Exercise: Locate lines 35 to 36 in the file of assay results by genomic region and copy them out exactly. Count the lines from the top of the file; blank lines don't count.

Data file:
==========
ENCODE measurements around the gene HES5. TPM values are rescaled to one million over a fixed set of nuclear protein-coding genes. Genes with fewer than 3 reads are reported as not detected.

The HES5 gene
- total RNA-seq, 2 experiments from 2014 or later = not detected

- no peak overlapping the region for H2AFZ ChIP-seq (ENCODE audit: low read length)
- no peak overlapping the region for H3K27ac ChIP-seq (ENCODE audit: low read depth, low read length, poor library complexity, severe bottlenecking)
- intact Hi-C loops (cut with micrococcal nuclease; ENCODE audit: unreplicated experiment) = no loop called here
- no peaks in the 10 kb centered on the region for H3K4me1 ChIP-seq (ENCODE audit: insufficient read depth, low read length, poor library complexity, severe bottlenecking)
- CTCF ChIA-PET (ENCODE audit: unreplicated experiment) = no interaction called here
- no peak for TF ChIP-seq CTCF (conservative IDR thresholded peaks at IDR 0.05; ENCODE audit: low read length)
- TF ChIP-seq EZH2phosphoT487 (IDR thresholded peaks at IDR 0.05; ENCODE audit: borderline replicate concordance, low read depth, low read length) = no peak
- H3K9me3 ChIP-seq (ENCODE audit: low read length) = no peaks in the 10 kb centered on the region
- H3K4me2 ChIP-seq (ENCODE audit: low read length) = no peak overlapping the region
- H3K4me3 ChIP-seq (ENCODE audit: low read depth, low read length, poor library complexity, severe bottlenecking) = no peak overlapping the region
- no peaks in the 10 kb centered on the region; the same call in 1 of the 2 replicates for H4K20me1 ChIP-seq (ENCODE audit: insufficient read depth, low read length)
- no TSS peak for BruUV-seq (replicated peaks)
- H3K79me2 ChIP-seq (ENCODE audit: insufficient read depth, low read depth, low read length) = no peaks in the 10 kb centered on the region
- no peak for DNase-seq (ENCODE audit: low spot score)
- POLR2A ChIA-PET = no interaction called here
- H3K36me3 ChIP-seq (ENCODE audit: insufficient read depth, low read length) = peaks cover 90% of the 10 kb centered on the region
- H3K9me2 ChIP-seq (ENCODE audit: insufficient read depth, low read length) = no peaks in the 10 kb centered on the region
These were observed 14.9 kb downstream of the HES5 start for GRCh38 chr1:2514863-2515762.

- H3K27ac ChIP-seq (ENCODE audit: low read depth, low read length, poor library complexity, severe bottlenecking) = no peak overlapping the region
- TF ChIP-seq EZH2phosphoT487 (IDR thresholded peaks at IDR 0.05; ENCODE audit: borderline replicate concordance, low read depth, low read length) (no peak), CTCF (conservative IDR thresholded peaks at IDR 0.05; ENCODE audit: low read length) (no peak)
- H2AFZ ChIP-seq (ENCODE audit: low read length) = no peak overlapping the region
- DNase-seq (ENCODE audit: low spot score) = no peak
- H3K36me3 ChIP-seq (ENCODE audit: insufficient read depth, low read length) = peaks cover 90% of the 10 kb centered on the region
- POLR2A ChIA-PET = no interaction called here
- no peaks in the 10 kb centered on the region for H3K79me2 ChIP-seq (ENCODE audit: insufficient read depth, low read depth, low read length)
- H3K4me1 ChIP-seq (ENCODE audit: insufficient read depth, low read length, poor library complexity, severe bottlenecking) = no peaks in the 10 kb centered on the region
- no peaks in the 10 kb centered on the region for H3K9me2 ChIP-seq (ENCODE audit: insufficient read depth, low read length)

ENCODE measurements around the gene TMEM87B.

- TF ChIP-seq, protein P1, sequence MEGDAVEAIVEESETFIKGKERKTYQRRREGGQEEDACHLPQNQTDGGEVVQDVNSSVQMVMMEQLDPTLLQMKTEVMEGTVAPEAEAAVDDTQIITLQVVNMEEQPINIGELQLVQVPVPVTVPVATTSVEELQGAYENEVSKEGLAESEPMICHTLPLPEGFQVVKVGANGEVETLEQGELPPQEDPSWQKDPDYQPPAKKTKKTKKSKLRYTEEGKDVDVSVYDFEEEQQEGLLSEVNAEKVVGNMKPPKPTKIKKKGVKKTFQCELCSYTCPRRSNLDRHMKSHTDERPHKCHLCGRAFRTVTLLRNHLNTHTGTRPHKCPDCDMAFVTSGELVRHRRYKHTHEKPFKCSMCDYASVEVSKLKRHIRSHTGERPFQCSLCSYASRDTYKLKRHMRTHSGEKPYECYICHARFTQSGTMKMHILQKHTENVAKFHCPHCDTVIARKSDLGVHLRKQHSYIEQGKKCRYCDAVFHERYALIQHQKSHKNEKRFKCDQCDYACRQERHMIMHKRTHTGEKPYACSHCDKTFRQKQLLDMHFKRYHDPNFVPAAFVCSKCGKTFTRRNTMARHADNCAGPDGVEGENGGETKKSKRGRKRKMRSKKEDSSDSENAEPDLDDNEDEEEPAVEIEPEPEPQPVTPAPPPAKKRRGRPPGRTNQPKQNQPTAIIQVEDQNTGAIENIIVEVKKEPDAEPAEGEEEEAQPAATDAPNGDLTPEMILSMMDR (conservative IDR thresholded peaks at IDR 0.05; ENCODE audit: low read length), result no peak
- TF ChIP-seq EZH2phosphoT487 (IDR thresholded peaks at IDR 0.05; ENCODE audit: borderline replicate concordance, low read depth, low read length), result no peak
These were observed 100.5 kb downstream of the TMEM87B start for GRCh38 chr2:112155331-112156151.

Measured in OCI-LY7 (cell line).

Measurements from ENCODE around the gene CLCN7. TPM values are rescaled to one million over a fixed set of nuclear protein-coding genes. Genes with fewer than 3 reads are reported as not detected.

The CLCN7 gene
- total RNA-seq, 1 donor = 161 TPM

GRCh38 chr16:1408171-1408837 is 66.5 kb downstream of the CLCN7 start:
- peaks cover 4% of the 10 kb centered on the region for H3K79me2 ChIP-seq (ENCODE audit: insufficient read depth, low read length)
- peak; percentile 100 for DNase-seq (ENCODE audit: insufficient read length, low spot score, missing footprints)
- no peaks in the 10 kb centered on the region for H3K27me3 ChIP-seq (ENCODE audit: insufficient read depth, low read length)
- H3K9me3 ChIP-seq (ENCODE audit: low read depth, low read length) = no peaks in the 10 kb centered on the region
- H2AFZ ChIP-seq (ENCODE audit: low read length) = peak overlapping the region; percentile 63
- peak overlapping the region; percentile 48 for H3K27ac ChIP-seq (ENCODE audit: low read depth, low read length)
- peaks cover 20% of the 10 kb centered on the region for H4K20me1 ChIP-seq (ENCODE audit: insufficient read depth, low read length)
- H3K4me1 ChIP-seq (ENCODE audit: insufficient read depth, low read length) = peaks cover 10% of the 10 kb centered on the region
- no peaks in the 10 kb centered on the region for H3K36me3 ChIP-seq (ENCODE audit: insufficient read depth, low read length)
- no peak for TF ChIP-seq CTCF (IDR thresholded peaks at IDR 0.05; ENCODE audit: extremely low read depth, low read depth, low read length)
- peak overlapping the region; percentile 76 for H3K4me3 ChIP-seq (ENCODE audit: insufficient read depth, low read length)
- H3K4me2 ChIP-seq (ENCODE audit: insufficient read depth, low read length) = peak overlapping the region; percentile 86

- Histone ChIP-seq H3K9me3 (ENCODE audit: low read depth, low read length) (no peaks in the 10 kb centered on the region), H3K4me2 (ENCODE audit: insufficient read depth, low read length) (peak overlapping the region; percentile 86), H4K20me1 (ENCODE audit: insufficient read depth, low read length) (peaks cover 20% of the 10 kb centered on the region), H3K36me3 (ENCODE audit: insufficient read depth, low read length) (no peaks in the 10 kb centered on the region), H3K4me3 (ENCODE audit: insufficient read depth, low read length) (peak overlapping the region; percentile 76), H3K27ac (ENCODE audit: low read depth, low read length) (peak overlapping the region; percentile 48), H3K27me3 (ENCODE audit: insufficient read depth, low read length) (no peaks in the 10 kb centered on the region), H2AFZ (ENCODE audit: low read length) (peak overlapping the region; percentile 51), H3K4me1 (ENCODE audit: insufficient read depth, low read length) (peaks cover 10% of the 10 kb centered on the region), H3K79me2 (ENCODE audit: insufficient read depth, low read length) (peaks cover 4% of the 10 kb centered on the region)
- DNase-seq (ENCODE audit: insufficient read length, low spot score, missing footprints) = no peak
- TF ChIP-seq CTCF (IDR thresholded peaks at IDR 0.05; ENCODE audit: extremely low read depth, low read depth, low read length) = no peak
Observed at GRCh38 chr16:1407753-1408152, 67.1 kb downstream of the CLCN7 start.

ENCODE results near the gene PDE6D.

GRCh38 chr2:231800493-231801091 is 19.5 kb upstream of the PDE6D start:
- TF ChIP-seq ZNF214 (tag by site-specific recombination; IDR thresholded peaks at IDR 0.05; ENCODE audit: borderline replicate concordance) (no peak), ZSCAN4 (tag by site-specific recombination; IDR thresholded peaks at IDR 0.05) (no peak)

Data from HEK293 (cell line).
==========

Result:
Measured in OCI-LY7 (cell line).

Measurements from ENCODE around the gene CLCN7. TPM values are rescaled to one million over a fixed set of nuclear protein-coding genes. Genes with fewer than 3 reads are reported as not detected.